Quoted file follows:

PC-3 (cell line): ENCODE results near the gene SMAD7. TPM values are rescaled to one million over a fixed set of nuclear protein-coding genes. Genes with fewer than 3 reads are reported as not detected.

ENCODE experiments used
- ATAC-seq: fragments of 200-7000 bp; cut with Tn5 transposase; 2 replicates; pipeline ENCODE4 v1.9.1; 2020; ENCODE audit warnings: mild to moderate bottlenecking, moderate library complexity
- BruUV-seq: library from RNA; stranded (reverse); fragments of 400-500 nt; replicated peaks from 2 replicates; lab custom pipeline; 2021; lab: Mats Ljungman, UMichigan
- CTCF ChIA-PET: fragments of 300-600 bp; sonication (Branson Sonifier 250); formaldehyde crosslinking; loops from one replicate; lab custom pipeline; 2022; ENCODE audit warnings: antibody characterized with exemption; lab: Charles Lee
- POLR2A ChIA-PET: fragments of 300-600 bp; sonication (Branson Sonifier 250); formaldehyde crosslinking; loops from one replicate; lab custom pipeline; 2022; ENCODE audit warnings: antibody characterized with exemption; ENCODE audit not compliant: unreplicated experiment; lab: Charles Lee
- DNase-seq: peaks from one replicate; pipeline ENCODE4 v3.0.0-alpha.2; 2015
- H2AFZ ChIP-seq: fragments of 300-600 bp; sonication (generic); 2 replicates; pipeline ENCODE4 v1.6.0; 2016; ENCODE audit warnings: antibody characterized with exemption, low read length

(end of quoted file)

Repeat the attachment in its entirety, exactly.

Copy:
PC-3 (cell line): ENCODE results near the gene SMAD7. TPM values are rescaled to one million over a fixed set of nuclear protein-coding genes. Genes with fewer than 3 reads are reported as not detected.

ENCODE experiments used
- ATAC-seq: fragments of 200-7000 bp; cut with Tn5 transposase; 2 replicates; pipeline ENCODE4 v1.9.1; 2020; ENCODE audit warnings: mild to moderate bottlenecking, moderate library complexity
- BruUV-seq: library from RNA; stranded (reverse); fragments of 400-500 nt; replicated peaks from 2 replicates; lab custom pipeline; 2021; lab: Mats Ljungman, UMichigan
- CTCF ChIA-PET: fragments of 300-600 bp; sonication (Branson Sonifier 250); formaldehyde crosslinking; loops from one replicate; lab custom pipeline; 2022; ENCODE audit warnings: antibody characterized with exemption; lab: Charles Lee
- POLR2A ChIA-PET: fragments of 300-600 bp; sonication (Branson Sonifier 250); formaldehyde crosslinking; loops from one replicate; lab custom pipeline; 2022; ENCODE audit warnings: antibody characterized with exemption; ENCODE audit not compliant: unreplicated experiment; lab: Charles Lee
- DNase-seq: peaks from one replicate; pipeline ENCODE4 v3.0.0-alpha.2; 2015
- H2AFZ ChIP-seq: fragments of 300-600 bp; sonication (generic); 2 replicates; pipeline ENCODE4 v1.6.0; 2016; ENCODE audit warnings: antibody characterized with exemption, low read length